Next to food, the thing the Border needs and enjoys most is time with you. Since plenty of exercise is a necessity for Borders, both of these needs can be met with a daily walk. This can be the same twenty minute walk around the block, or an hour’s stroll in a nearby park. A Border will respond with joyous abandon whenever you pick up the leash. It should be noted that Borders should always be walked on a lead unless released in a completely safe, fenced area. A Flexi-leash, available in many pet supply stores, will allow considerable safe freedom to run.

To make a daily walk enjoyable for both Border and owner, a basic obedience or puppy socialization class is helpful. These classes, usually held once a week in the evening for six or eight weeks, are very informative about general dog behavior and health as well as helpful in learning positive ways to get your dog to walk on lead, sit and stay quietly, and to behave among other dogs and humans. Where the Border is an only dog, such classes provide the socialization needed to develop an appropriate acceptance of other dogs. The AKC now offers a Canine Good Citizen Award to dogs who can pass a simple test demonstrating these canine good manners. The test is often given at the end of basic obedience classes and the dog who earns one is much easier to live with at home or out in public.

Equipped with basic obedience skills, the world opens up for a Border! There are conformation classes for Borders who plan to be show dogs. Youngsters interested in showing dogs can work in Junior Showmanship. Borders make excellent Therapy Dogs. After training and certification usually provided by local therapy groups, they seem to enjoy visiting nursing homes, mental hospitals, prisons, and children’s groups.

In many areas there are terrier trials with racing, conformation, go to ground exercises, and sometimes opportunities to try out other dog sports, such as lure coursing, flyball, and agility. These are great fun and often earn funds for worthy causes. The AKC has an Earth Dog Test which offers three levels of certification for breeds, like the BT, which are bred to work underground. Some Borders are worked regularly hunting woodchuck, rats, and other quarry for which they were originally bred. The American Working Terrier Association can help people interested in hunting with terriers.

Border Terriers can compete quite well in obedience, provided the trainer has a stick-to-it attitude and a sense of humor. Border owners working in obedience have many amusing stories to tell about the creative Border. For although Borders learn the basic obedience exercises very quickly, keeping their attention and interest is a challenge for even the most experienced trainer. Borders need to be trained in a great variety of situations in order to compete successfully. Nevertheless, many Borders have gone on to compete in advanced obedience work, and, as of this date, three Borders have obtained their OTCh, the much coveted AKC Obedience Trial Championship.

Perhaps the biggest mistake beginners make is training with an instructor who does not understand terriers or the BT. Although the Border appears to be a tough, confident little dog, underneath he is very sensitive and can not take harsh corrections. Most Borders do very well with positive motivational training. The key to successful obedience training is first knowing the individual dog’s personality, and then finding an instructor who can bring out the best in both dog and trainer.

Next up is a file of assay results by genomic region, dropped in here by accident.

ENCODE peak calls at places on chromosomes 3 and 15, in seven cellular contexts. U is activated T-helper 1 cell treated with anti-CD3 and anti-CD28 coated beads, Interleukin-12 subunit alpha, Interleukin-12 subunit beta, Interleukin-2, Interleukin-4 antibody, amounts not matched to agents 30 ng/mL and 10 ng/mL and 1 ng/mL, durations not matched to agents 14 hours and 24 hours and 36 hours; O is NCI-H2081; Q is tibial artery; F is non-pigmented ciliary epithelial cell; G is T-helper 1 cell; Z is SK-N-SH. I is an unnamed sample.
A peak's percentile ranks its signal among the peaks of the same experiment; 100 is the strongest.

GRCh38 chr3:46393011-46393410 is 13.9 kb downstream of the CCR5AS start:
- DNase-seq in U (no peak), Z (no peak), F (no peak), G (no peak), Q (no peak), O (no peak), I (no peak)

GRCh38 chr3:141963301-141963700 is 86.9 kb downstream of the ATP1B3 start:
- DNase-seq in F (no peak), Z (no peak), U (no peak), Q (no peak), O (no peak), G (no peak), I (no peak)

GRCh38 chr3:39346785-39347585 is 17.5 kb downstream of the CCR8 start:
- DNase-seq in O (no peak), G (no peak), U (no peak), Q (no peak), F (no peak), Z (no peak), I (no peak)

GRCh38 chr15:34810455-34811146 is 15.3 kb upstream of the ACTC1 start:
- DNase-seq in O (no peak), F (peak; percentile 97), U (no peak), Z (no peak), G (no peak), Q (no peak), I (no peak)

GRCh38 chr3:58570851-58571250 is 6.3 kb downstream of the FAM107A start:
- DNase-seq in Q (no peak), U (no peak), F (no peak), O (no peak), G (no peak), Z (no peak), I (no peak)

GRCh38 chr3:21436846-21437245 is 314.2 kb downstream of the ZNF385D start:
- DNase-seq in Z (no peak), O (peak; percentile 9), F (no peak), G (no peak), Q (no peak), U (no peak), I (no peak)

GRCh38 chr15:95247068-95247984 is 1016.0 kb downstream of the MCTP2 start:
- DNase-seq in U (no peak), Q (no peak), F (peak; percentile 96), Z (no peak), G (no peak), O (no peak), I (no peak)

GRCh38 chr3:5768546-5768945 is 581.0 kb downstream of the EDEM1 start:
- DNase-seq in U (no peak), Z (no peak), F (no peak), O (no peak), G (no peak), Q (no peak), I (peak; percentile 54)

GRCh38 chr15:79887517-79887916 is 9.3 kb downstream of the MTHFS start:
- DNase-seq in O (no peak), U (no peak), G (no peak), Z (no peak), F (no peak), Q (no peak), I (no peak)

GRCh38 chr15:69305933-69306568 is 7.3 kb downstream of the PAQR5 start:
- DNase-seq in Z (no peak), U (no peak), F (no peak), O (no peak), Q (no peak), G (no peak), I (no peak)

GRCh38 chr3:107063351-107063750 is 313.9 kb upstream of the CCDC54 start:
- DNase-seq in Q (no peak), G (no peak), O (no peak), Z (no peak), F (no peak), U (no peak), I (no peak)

The fastest growing dog sport is dog agility, which is a timed obstacle race. Many BT’s are competing successfully and earning titles. Borders are a natural for this type of training. They have the confidence and the spunk to tackle the obstacles, love the tunnels, and have the speed to make the course time. Agility is fun for the handler and the dog, and, for the dog with an obedience title, it usually takes very little homework time to begin to compete. Classes in novice and advanced agility work are offered in increasing numbers of places. An obedience background is strongly recommended before beginning agility work.

For those that love the outdoors and have a sense of adventure, tracking could well be the sport to enjoy with a Border. Borders have good noses, can do well in tracking, and some go on to receive the AKC Tracking Dog title. As in obedience training, handlers must remember that they are dealing with an independent thinking animal. Food motivation usually works the best. Many experienced trackers feed their Borders dinner as a reward at the end of the track. Tracking is not for the faint of heart as it must be done regardless of weather or ground conditions, but it is great fun and very rewarding for both the owner and the dog.

Flyball is thrilling for those who enjoyed relay races as a kid. Flyball racing is done with a team made up of four dogs of various breeds. Many Borders are competing in Flyball and seem to enjoy it immensely.

When the temperature reaches 85 degrees, the most enthusiastic and energetic Border suddenly fades. BT’s do not perform well when it is hot. Most people who are involved in obedience, agility, and flyball, give their Borders the summer off, or work only in air-conditioned buildings. If you decide to work out of doors, be sure to take precautions to keep the dog comfortable and safe in the heat.

The BTCA, recognizing that Borders enjoy being active, offers highly prized Versatility Awards to members whose Borders are successful in several dog activities. Information on these awards is available from the BTCA.